Lightsail, Scott E. Green, is more poetry that does nothing for me.

Rescue at L-5, Kevin J. Anderson and Doug Beason, has the orbital stations above a post-nuclear-war Earth trying to survive… but one of them has utterly implausible biotech, "sail-creatures" developed for no obvious purpose, but when exposed to vacuum they conveniently turn into one-crew lightsail craft. Er, OK. Of the three original stories in this book, this is the only one to have been republished… in a 2011 ebook of three Anderson and Beason collaborations.

Lightsails to the Stars, Robert L. Forward and Joel Davis, proposes laser-launched interstellar probes. This may have been where I first heard about Starwisp and its variants, in particular the annular-sail braking proposal.

The Fourth Profession, Larry Niven, is the concomitant story: on the one hand it's the story of a bartender who's taken alien training pills that work by implanting memories, but on the other it's an exploration of the technicalities of running an interstellar trading ship with lightsails (key point: no repeat business). There are the usual sexist assumptions but much of this one works well, except the bit where the aliens apparently don't know what their own pills can do.

Goodnight, Children, Joe Clifford Faust, is entirely unlike anything else I've read by him; the people are actually pleasant. But this is mostly an updating of Father Christmas for children on Mars, which, fair enough. (The last of the original stories for this anthology.)

Solar Sails in an Interplanetary Economy, Robert L. Staehle and Louis Friedman, looks again at things that could be done (while never actually mentioning amounts of money), with an obviously wedged-in section on environmental protection to get the Charles A. Lindbergh Fund money, and calls for more donations.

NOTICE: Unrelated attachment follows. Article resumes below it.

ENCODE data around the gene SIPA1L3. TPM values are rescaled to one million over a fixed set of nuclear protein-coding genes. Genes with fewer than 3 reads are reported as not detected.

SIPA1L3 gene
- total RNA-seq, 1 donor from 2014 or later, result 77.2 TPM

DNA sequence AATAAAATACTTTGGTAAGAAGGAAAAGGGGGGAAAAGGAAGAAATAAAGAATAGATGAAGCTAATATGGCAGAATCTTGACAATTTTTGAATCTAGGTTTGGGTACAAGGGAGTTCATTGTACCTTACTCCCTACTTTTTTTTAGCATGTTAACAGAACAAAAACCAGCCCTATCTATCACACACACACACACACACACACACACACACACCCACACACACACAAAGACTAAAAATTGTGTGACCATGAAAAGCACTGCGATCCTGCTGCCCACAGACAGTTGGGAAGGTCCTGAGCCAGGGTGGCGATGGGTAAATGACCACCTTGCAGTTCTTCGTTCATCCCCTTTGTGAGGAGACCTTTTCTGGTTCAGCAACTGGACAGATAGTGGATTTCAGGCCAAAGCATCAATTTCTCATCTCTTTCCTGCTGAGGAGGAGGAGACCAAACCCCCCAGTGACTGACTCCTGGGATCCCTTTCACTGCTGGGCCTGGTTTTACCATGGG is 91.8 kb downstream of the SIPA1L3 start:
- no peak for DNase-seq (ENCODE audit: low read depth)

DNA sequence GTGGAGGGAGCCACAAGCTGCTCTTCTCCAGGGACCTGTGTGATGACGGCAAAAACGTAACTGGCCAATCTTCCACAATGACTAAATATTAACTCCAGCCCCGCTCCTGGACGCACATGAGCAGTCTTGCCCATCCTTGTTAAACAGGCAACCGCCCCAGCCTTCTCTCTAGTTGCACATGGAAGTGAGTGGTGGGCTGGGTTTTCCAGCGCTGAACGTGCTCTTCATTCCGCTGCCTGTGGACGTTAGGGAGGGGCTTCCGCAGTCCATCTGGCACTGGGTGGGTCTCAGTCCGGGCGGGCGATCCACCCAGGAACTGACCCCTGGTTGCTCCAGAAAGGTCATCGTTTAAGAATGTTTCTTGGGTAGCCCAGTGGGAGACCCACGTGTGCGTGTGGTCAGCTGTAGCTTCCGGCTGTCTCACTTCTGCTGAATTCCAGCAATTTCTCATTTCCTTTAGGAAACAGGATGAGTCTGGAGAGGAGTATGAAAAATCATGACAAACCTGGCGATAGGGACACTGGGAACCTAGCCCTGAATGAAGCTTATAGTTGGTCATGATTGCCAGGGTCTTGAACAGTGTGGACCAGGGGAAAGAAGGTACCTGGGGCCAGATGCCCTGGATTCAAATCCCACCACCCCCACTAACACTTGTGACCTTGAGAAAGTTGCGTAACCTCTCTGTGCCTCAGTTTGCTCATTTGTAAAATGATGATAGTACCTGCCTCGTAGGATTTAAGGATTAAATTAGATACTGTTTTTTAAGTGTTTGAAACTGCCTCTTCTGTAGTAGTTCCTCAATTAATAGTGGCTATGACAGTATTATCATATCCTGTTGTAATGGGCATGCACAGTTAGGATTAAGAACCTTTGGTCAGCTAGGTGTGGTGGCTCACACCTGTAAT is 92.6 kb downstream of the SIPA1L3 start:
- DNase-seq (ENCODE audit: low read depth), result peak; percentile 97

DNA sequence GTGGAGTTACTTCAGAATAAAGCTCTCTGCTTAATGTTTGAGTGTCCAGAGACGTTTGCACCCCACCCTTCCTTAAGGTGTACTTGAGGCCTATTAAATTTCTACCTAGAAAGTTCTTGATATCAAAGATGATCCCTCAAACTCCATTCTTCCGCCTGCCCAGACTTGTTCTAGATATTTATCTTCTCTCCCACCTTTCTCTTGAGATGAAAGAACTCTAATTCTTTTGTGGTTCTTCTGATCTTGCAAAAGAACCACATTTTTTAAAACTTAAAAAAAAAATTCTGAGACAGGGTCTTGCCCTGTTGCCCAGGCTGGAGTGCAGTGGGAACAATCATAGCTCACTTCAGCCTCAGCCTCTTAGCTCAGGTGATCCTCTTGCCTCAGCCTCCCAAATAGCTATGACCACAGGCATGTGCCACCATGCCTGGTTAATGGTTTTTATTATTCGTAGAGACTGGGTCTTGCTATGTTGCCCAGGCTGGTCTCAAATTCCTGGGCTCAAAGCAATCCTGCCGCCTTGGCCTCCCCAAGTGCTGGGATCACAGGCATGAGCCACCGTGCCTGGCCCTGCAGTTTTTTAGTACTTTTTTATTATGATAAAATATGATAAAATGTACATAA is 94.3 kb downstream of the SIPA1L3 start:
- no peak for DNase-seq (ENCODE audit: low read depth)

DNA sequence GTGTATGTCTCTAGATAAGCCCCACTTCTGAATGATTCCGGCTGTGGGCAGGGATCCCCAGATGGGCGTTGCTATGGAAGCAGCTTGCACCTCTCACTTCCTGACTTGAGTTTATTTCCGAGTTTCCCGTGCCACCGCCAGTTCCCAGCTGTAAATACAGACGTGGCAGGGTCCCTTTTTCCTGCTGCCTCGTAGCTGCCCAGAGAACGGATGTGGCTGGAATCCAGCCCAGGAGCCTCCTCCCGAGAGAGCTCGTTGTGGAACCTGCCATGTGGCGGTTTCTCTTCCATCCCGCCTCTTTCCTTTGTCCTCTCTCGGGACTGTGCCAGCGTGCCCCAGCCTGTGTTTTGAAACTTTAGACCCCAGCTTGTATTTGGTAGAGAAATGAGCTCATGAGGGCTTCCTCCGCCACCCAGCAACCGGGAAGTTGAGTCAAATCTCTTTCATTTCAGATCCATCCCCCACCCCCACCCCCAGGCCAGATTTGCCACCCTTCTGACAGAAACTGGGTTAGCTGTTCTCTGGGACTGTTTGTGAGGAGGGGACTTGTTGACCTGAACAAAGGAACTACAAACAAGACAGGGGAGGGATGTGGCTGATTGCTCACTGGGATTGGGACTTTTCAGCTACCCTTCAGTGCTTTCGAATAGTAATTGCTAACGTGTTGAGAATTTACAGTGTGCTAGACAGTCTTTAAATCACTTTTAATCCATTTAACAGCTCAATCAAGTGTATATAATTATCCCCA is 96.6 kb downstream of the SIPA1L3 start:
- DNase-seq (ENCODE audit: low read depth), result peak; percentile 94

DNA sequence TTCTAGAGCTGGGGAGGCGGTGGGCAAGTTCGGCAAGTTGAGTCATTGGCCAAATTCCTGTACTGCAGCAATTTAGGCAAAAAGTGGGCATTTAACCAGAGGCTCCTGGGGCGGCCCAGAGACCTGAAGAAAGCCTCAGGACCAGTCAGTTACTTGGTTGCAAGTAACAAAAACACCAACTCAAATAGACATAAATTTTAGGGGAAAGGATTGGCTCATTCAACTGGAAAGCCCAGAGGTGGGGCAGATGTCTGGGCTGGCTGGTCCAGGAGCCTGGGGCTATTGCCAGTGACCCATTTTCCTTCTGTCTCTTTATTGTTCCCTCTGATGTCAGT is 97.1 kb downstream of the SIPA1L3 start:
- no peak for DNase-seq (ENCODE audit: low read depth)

Things are definitely looking up. Even without the Columbus Regatta (though we hope it flies) and operating on a shoestring, we believe we should be able to fly a test sail soon enough that every person who bought this book will be able to point up into the night sky and say, "I helped make that happen."

So what happened? Clearly the WSF didn't get to fly their sail and the Quincentennial Race never took place; presumably they didn't get enough money. It does occur to me that much of the private space launch capacity was relying on military contracts that faded away with the collapse of the USSR, and rather than open their launchers to cheaper payloads they just quietly went bust. But while the WSF still technically exists today, it appears to be under completely different management ("Dr. Richard Shope has over 45 years of experience as a writer, mime artist, educator and entrepreneur"), and is now about "championing science creativity" in young people. Neither Staehle nor the WSF even has a Wikipedia page.

But there have been, by my reckoning, just three launches of spacecraft that have actually got far enough to deploy a lightsail and be propelled by it, two in 2010 and one in 2019. It's a neat idea, but in order to make it work we really need more reliable (and cheaper) ground-to-orbit systems first.

For actual stories, the other anthology is rather better. I also find it mildly interesting that, among all the people Brin knew in the SF community, only two quite minor names were prepared to donate original stories. (I'm assuming they were asked to put any royalties to the fundraising cause.)

See also:
Light Sails